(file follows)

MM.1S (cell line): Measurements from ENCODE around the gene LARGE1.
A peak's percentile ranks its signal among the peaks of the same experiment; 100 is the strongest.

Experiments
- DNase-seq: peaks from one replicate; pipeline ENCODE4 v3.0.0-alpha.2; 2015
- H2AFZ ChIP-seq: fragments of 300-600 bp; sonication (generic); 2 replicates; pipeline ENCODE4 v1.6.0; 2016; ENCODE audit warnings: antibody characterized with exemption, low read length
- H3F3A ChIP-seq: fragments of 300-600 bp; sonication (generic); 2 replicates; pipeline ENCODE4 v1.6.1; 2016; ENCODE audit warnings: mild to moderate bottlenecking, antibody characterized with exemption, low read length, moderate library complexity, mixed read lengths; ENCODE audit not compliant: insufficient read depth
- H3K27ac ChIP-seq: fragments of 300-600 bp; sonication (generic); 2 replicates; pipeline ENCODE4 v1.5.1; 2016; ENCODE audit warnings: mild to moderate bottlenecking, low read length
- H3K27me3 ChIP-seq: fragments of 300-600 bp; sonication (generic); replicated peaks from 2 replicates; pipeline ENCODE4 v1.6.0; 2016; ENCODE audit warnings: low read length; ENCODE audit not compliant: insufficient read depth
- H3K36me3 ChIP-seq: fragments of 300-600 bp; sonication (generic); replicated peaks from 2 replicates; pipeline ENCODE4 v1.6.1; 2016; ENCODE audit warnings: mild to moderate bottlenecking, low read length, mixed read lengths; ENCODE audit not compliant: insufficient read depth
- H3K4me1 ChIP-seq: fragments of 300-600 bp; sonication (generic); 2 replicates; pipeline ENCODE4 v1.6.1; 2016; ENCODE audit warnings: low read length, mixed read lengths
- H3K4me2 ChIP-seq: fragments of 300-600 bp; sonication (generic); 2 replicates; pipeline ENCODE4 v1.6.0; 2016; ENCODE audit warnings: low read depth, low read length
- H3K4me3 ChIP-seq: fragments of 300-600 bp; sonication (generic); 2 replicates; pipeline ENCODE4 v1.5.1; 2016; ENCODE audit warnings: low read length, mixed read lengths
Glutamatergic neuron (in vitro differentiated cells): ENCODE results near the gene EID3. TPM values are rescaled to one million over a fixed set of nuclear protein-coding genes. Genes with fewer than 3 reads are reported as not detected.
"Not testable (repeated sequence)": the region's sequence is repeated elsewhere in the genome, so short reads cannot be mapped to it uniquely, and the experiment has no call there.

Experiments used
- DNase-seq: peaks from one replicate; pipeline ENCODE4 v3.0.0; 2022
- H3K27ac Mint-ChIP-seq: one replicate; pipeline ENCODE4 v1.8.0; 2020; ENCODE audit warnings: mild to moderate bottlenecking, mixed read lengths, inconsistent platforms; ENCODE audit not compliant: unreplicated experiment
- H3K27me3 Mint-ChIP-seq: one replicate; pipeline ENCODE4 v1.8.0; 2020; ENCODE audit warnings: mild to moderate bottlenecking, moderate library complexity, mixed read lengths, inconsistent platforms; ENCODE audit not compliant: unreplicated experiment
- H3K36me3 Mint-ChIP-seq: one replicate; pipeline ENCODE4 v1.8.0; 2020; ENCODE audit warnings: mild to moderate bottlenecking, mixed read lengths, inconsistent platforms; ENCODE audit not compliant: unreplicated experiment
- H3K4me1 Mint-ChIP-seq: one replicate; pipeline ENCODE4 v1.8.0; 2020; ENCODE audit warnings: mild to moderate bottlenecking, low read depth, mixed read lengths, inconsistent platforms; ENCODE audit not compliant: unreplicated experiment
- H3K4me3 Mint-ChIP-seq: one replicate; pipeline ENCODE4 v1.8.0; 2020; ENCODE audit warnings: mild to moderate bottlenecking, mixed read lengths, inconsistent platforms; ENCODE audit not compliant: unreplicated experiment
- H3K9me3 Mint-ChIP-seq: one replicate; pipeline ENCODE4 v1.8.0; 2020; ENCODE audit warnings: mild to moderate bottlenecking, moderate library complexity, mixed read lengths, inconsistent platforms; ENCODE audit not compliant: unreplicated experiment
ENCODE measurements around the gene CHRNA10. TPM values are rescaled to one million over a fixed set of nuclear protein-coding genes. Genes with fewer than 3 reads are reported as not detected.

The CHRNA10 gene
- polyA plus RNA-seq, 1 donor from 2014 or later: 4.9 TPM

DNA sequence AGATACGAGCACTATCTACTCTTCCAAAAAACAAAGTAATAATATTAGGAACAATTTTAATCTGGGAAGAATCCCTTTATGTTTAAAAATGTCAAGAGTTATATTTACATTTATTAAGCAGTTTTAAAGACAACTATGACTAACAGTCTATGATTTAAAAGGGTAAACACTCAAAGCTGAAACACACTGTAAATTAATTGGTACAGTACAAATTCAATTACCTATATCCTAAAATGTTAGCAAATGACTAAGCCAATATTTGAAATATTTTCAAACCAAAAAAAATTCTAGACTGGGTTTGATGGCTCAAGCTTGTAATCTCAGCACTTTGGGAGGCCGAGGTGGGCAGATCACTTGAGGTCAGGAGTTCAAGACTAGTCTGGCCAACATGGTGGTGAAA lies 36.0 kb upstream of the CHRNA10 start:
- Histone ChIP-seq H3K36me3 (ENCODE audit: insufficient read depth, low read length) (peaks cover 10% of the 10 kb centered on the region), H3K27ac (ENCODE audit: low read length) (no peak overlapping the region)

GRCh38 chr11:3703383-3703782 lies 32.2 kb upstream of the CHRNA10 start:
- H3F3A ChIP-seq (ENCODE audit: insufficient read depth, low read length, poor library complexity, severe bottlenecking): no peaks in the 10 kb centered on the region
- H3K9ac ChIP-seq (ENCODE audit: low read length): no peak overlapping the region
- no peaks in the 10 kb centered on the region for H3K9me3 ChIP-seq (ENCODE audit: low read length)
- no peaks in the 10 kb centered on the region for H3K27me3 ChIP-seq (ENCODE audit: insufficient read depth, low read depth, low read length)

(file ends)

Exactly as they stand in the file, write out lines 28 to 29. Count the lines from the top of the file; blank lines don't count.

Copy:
GRCh38 chr11:3703383-3703782 lies 32.2 kb upstream of the CHRNA10 start:
- H3F3A ChIP-seq (ENCODE audit: insufficient read depth, low read length, poor library complexity, severe bottlenecking): no peaks in the 10 kb centered on the region